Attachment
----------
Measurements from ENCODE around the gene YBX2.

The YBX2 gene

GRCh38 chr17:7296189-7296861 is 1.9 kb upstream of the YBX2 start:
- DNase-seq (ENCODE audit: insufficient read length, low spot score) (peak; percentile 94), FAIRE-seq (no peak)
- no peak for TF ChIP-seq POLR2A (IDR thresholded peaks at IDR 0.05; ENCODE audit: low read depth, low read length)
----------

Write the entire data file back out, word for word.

Measurements from ENCODE around the gene YBX2.

The YBX2 gene

GRCh38 chr17:7296189-7296861 is 1.9 kb upstream of the YBX2 start:
- DNase-seq (ENCODE audit: insufficient read length, low spot score) (peak; percentile 94), FAIRE-seq (no peak)
- no peak for TF ChIP-seq POLR2A (IDR thresholded peaks at IDR 0.05; ENCODE audit: low read depth, low read length)